ARTS

Mu­sic of the Baroque era gets in­ter­preted by Bach Col­legium Ja­pan, whose mu­si­cians think of it as “new”.

The Georgia Straight - - Contents - By Alexan­der Varty

In Ja­pan, land of Liv­ing Na­tional Trea­sures, artists and ar­ti­sans can re­ceive for­mal recog­ni­tion—and a state stipend—for their work in dis­ci­plines as di­verse as gagaku, kabuki, doll-mak­ing, met­al­work, and weav­ing. The idea is to pre­serve what are called In­tan­gi­ble Cul­tural Prop­er­ties: the aes­thetic tra­di­tions that help de­fine Ja­panese iden­tity and that con­tinue to ex­ert an in­flu­ence over con­tem­po­rary Ja­panese cul­ture.

So it’s not sur­pris­ing that the is­land na­tion would be hos­pitable to cur­rent direc­tions in early mu­sic: his­tor­i­cally in­formed per­for­mance, in which once over­looked but his­tor­i­cally ac­cu­rate de­vices such as im­pro­vi­sa­tion are em­ployed to bring an­cient scores to life, and the use of pe­riod in­stru­ments or re­pro­duc­tions thereof, which dif­fer in both sound and ap­pear­ance from later mod­els. Bach Col­legium Ja­pan, which plays an Early Mu­sic Van­cou­ver con­cert this week­end, ad­heres to both, and has been en­thu­si­as­ti­cally re­ceived at home. But ac­cord­ing to its founder, key­boardist, and con­duc­tor, Masaaki Suzuki, that’s not be­cause of its deep re­spect for the past.

In­stead, he ex­plains in a tele­phone in­ter­view from Los An­ge­les, it’s be­cause, to Ja­panese ears, the mu­sic of Jo­hann Se­bas­tian Bach and his con­tem­po­raries sounds in­trigu­ing and new.

“The com­po­si­tions of Bach, es­pe­cially the vo­cal works, are quite far from the kind of Ja­panese sense of the lan­guage and also the cul­ture,” Suzuki says in care­ful but heav­ily ac­cented English. “So ev­ery­thing that I loved dur­ing my stu­dent time and also later on was very fresh.…lan­guage­wise, for ex­am­ple, we don’t have any­thing in com­mon. But once you learn the Ger­man texts, you can un­der­stand how im­por­tant it is to have good pronunciation and the cor­rect ac­cents and in­to­na­tion and so on.

“Of course, we all are Ja­panese, so we are very much in­flu­enced by our Ja­panese back­ground and cul­ture,” he con­tin­ues. “But still, you know, there is so much dif­fer­ence be­tween Ja­panese and Euro­pean cul­ture—and es­pe­cially Ger­man cul­ture. That makes it more fresh.”

Suzuki was in­tro­duced to Baroque mu­sic as a stu­dent at the Univer­sity of Tokyo; he cites the ground­break­ing 1950s record­ings of Niko­laus Harnon­court and Con­cen­tus Mu­si­cus Wien as par­tic­u­larly in­flu­en­tial. Later on, he moved to Am­s­ter­dam, where he stud­ied with early-mu­sic roy­alty in the form of con­duc­tor and key­boardist Ton Koop­man. For the past 28 years, he and Bach Col­legium Ja­pan have been re­pay­ing his men­tors with a string of glow­ingly re­ceived record­ings of Bach, in­clud­ing a de­fin­i­tive, mul­ti­disc edi­tion of the com­plete can­tatas.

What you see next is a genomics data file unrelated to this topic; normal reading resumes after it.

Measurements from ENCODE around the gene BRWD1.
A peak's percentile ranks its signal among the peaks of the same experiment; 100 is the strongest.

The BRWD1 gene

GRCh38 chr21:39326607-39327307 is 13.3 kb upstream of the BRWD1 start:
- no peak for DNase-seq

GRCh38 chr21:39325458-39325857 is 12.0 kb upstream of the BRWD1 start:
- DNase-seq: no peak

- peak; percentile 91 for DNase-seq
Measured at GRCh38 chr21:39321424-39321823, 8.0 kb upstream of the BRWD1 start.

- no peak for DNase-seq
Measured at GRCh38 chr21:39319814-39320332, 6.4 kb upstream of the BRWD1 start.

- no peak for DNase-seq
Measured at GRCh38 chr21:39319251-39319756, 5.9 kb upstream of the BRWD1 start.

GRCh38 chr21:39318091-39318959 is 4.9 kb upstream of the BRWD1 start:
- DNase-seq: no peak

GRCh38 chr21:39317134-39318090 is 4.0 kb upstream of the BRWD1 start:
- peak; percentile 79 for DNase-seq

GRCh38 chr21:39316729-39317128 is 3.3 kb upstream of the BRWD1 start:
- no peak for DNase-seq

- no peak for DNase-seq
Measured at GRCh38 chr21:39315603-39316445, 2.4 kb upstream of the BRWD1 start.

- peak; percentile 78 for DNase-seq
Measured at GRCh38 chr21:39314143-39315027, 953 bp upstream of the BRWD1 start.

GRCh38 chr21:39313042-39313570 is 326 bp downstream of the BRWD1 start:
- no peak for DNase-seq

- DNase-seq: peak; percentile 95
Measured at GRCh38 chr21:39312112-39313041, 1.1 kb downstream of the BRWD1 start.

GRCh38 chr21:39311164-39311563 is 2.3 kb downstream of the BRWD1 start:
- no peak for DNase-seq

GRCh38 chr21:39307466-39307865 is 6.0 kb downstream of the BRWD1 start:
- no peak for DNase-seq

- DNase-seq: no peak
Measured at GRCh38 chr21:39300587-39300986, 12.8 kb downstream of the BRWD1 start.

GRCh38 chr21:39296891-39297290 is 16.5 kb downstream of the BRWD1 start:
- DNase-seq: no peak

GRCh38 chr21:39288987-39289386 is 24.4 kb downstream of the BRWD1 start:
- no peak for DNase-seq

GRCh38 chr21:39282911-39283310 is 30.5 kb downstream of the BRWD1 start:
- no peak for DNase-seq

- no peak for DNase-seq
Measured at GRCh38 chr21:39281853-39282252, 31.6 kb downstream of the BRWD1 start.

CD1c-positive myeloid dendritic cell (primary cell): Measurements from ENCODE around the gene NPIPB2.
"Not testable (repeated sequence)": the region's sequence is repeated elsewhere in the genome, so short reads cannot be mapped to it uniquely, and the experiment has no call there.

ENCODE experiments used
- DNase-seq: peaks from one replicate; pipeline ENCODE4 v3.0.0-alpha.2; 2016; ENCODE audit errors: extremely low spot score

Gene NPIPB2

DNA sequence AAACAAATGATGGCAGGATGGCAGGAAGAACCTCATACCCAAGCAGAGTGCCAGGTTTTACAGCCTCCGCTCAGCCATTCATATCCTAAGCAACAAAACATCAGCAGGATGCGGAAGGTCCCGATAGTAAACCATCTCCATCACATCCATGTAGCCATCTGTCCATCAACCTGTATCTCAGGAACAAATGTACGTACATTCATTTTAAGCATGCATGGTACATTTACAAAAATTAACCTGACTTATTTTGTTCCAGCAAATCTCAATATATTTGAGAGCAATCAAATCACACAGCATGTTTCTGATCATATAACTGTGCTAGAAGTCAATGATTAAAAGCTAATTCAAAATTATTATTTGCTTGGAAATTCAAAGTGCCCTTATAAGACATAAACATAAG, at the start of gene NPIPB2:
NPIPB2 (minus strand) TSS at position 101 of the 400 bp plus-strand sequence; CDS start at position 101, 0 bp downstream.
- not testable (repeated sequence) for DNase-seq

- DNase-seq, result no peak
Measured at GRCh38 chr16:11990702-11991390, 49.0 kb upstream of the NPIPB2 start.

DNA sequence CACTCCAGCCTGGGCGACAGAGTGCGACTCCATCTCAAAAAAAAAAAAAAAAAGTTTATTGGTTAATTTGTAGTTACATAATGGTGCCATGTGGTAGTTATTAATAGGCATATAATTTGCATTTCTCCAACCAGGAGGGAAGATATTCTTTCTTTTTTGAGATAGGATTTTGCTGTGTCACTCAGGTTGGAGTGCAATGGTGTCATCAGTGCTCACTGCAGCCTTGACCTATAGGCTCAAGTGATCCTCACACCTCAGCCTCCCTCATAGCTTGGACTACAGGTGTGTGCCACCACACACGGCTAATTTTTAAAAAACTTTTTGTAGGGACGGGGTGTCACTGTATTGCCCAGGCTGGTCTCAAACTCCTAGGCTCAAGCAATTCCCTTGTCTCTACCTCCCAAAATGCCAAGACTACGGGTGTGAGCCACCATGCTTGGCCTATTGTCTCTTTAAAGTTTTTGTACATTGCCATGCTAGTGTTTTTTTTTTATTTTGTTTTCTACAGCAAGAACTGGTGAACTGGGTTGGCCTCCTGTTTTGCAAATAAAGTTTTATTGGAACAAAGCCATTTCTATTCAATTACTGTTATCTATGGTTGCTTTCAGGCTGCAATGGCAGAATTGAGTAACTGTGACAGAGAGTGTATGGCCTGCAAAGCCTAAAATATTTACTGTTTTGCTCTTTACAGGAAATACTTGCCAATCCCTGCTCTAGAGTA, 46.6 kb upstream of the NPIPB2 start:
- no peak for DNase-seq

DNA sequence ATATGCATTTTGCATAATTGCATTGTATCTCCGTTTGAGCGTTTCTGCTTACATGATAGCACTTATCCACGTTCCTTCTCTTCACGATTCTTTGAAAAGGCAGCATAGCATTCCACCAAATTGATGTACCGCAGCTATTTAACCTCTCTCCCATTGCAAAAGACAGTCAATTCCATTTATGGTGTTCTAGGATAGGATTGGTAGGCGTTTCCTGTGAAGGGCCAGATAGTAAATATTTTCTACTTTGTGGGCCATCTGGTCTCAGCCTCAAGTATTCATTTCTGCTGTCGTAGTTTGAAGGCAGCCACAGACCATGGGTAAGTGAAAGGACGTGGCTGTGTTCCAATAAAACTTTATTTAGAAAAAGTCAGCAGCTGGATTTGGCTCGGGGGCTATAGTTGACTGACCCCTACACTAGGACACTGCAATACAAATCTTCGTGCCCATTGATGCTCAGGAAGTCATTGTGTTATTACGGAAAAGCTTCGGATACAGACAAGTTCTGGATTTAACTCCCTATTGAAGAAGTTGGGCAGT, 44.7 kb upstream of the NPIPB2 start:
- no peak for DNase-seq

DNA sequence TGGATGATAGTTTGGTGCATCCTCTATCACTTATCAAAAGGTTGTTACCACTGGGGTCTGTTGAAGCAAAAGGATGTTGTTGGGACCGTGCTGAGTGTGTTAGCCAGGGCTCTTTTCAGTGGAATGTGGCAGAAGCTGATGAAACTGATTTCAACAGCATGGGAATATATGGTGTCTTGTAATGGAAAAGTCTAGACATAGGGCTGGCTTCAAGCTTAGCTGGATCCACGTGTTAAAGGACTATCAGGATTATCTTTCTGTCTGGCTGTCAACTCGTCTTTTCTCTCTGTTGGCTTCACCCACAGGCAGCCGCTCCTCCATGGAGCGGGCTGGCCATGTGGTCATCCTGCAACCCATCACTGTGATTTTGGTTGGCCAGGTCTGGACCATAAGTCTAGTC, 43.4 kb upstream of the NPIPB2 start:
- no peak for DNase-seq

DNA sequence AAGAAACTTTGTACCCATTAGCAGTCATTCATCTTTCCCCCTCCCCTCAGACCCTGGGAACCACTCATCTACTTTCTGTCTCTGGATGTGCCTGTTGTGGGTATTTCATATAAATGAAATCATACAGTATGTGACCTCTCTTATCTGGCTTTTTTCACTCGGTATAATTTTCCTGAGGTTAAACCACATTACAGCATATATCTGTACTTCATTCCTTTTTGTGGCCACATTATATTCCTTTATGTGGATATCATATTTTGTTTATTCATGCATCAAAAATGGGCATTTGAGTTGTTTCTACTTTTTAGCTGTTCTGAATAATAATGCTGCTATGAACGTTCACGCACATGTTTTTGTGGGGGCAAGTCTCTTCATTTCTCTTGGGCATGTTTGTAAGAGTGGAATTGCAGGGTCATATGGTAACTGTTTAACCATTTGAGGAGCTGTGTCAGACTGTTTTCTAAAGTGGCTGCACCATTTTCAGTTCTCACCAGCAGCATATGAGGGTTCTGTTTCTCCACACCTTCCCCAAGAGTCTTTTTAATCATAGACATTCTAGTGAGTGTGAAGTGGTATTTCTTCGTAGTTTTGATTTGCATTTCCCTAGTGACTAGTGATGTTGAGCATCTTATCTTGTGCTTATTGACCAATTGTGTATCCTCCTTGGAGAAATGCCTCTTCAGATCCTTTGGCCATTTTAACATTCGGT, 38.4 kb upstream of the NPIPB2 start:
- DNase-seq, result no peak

The great Ger­man will play a part in Bach Col­legium Ja­pan’s up­com­ing EMV show; Suzuki and com­pany will open with his Or­ches­tral Suite No. 2 in B Mi­nor. But the or­ga­niz­ing prin­ci­ple be­hind the pro­gram is to take an in­ti­mate look at the mi­lieu that pro­duced Bach, us­ing scores by other com­posers that he per­son­ally owned, stud­ied, per­formed, and in some cases re­worked for the mu­si­cians at his dis­posal.

Bach’s fa­mous con­tem­po­raries An­to­nio Vi­valdi, Ge­org Philipp Tele­mann, and Ge­orge Fred­er­ick Han­del will be rep­re­sented, but so will two Ital­ian com­posers of com­pa­ra­ble skill but lesser renown, Francesco Conti and Alessan­dro Mar­cello.

“Bach was in­ter­ested in com­posers of vo­cal works, and he had made a copy [of Conti’s Languet an­ima mea],” Suzuki says of a piece that will be sung here by guest so­prano Joanne Lunn. “Also, he has added two oboes and a bas­soon to his vo­cal works. This piece also has kind of a half­way-sa­cred text, and that is a very in­ter­est­ing thing. We have ac­tu­ally recorded this al­ready, but that record­ing is not re­leased yet—but I’m very happy to per­form it.”

Mar­cello’s Oboe Con­certo in D Mi­nor, he goes on to say, was quite pop­u­lar dur­ing the early part of the 18th cen­tury—and has more re­cently en­joyed an un­ex­pected re­birth in Ja­pan. “Bach had ar­ranged this piece for the Hab­s­burg court mu­si­cians; there were 17 ar­range­ments by Bach for Hab­s­burg soloists—many of them Ital­ian com­posers’ con­certi—and this one was one of them. Ac­tu­ally, the first move­ment of Mar­cello’s oboe con­certo was once used for a Ja­panese TV com­mer­cial quite a long time ago, so this mu­sic has been quite pop­u­lar in Ja­pan.”

Whether we can de­duce any­thing about ei­ther the Ja­panese soul or Baroque mu­sic from this, Suzuki doesn’t say. But it’s a sure thing that the pro­gram he’s as­sem­bled for Bach Col­legium Ja­pan’s North Amer­i­can tour will of­fer new in­sights into mu­sic that, yes, still does sound fresh 300 years af­ter it was cre­ated.

“Bach never travelled, only through the mu­sic,” Suzuki points out. “So it is very in­ter­est­ing to know his sources, and to see his li­brary. I’m al­ways very, very much in­ter­ested in what he had lis­tened to and what he had ex­pe­ri­enced—and it’s very much help­ful to un­der­stand his mu­sic, as well.”

Bach Col­legium Ja­pan plays the Chan Cen­tre for the Per­form­ing Arts at 3 p.m. on Sun­day (De­cem­ber 9).

Bach Col­legium Ja­pan, un­der founder, key­boardist, and con­duc­tor Masaaki Suzuki (right), has found new, but his­tor­i­cally in­formed, ways to per­form the work of not only its name­sake, but other early com­posers.

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